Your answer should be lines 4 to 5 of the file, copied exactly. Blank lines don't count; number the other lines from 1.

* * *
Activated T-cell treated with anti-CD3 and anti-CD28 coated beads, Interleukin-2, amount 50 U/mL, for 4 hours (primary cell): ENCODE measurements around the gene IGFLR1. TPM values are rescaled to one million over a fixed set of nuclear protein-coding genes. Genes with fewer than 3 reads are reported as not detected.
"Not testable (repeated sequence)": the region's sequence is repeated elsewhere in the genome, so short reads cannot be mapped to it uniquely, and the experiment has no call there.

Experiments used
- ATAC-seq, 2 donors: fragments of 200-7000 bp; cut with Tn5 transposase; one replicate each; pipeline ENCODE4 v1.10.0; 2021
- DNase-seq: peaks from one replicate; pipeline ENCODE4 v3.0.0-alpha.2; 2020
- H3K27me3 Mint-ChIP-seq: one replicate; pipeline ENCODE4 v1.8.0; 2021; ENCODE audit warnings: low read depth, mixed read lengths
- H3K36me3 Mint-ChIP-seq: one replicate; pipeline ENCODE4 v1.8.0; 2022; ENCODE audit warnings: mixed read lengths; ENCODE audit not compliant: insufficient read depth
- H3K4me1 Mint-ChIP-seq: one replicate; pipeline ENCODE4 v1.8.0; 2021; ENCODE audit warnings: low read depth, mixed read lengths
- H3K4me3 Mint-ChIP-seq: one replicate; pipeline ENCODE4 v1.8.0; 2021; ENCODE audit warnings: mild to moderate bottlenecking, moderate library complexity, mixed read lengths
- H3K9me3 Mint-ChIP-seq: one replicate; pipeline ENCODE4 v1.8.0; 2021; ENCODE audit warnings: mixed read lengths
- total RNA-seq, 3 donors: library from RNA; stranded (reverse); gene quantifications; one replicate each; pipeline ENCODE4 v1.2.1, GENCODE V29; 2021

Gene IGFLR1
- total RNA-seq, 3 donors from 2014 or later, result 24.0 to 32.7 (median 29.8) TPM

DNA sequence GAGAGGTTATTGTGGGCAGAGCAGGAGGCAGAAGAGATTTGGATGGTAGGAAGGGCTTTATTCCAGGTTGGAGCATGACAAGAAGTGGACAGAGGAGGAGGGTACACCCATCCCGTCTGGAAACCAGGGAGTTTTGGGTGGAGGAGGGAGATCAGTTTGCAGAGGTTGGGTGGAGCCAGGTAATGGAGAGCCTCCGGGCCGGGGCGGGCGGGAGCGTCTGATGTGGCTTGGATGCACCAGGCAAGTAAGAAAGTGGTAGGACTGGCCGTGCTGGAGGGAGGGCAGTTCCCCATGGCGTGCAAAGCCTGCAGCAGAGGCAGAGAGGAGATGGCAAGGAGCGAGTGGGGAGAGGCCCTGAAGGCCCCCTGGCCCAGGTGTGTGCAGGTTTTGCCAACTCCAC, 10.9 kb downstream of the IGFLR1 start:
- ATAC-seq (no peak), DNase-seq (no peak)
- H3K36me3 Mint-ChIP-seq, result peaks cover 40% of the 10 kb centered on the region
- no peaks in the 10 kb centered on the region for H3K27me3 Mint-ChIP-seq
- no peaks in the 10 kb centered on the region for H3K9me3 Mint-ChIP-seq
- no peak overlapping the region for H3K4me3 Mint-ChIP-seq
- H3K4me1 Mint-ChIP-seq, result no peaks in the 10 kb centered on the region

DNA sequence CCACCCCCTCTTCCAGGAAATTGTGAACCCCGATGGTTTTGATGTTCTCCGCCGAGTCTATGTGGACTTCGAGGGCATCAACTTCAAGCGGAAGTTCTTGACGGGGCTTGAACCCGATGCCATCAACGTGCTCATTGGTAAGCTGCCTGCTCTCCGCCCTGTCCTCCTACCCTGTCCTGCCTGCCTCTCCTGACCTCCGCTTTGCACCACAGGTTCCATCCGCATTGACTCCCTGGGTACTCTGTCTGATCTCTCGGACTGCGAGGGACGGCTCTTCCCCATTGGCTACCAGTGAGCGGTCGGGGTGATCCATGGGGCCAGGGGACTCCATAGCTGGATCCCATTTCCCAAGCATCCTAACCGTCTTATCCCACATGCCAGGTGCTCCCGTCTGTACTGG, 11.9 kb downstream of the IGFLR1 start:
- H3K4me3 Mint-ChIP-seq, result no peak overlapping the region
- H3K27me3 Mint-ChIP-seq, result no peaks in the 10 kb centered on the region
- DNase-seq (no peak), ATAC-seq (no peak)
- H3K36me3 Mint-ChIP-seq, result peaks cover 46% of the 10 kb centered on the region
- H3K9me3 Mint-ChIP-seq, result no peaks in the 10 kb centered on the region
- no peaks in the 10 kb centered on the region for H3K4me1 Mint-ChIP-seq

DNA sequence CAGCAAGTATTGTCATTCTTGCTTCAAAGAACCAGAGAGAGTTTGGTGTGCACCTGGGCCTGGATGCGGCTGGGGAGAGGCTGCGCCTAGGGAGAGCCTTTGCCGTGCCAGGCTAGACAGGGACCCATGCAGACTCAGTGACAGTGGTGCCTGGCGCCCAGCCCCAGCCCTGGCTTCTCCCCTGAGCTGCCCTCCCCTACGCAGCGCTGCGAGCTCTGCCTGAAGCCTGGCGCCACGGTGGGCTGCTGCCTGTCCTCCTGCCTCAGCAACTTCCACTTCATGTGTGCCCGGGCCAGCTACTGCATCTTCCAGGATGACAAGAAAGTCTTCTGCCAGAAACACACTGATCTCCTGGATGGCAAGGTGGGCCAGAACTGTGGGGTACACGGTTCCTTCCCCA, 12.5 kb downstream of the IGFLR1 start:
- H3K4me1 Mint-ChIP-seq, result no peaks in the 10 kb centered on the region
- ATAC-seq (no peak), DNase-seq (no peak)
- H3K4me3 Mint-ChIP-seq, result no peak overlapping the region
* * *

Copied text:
- ATAC-seq, 2 donors: fragments of 200-7000 bp; cut with Tn5 transposase; one replicate each; pipeline ENCODE4 v1.10.0; 2021
- DNase-seq: peaks from one replicate; pipeline ENCODE4 v3.0.0-alpha.2; 2020